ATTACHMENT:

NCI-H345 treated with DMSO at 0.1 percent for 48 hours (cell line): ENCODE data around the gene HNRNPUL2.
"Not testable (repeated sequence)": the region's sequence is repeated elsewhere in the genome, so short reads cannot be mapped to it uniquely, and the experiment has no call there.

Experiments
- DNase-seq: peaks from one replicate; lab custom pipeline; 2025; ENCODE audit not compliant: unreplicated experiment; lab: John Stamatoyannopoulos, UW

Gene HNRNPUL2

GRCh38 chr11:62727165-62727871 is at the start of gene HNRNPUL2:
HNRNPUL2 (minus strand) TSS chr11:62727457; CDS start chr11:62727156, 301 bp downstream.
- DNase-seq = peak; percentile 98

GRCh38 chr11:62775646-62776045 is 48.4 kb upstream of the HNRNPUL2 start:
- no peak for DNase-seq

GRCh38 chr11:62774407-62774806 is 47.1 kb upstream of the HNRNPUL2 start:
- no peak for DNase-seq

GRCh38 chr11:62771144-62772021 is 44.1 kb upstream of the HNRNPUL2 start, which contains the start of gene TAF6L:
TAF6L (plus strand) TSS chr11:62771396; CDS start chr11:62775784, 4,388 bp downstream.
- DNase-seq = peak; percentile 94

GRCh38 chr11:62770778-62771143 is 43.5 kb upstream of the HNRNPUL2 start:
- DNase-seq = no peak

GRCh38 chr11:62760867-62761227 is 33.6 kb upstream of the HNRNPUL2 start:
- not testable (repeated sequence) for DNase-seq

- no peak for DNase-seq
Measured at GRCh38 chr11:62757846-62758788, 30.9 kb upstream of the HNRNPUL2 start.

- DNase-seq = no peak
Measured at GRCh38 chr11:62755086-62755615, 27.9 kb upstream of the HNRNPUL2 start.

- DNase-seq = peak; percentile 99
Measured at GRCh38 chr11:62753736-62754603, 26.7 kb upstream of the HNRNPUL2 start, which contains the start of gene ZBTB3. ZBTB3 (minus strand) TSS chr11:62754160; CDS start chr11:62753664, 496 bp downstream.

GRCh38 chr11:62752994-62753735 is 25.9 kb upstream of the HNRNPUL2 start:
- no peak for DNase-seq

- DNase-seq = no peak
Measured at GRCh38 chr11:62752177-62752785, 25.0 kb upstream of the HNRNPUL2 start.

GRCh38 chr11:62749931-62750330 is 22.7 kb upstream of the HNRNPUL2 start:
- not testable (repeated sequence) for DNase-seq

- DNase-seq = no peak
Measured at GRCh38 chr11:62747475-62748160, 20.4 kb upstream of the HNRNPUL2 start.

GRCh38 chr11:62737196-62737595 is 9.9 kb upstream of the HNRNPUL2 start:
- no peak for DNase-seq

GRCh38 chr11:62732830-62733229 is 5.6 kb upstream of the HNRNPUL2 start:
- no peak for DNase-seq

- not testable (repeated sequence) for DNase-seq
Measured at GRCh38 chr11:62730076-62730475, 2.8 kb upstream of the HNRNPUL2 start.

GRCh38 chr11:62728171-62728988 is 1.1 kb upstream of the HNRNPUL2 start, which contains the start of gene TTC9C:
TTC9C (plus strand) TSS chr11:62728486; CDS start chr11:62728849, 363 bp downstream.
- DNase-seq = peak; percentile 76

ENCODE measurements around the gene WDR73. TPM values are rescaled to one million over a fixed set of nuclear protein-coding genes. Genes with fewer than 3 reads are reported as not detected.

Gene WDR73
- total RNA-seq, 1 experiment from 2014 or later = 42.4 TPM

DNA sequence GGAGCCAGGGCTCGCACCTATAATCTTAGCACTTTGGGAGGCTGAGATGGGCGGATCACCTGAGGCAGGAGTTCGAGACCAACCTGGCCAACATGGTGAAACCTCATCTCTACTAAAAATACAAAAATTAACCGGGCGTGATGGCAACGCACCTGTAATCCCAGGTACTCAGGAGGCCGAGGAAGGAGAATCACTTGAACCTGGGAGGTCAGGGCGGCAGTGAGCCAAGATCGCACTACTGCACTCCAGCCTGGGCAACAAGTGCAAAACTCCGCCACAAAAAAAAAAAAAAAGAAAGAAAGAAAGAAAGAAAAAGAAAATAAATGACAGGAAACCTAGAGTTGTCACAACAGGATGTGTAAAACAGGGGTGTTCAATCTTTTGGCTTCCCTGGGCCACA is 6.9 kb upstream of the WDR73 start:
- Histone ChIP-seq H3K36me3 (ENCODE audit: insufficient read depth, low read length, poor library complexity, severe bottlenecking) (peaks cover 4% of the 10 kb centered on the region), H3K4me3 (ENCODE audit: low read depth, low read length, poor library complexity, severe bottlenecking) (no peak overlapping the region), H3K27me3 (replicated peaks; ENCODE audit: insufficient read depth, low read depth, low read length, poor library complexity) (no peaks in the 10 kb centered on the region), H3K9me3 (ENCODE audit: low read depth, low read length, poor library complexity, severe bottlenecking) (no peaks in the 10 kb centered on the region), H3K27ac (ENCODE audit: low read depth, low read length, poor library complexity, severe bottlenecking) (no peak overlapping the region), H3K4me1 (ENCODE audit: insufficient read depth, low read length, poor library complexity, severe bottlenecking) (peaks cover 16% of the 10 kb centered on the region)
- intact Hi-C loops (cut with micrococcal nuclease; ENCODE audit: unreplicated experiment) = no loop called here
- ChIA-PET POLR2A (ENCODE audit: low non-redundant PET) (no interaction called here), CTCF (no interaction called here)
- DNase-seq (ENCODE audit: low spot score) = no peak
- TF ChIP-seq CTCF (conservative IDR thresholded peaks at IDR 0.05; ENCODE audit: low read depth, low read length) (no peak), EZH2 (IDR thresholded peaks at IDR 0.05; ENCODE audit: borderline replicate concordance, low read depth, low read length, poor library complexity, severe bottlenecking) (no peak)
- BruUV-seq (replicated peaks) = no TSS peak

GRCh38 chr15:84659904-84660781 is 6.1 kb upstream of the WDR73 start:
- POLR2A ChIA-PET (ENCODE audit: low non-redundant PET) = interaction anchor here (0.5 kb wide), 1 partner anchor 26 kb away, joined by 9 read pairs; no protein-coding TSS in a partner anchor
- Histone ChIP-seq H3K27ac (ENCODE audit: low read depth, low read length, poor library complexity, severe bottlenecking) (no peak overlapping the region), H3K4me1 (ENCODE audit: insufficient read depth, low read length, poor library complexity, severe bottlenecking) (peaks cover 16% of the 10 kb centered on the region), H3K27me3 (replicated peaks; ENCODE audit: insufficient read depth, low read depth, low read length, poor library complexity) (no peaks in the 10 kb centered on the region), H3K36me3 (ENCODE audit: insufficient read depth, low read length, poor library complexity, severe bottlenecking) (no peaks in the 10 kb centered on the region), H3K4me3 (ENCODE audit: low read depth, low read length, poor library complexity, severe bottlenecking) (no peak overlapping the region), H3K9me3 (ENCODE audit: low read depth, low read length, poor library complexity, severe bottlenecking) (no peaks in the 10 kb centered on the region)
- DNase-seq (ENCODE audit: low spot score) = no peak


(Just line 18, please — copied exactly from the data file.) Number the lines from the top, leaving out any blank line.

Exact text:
GRCh38 chr11:62760867-62761227 is 33.6 kb upstream of the HNRNPUL2 start: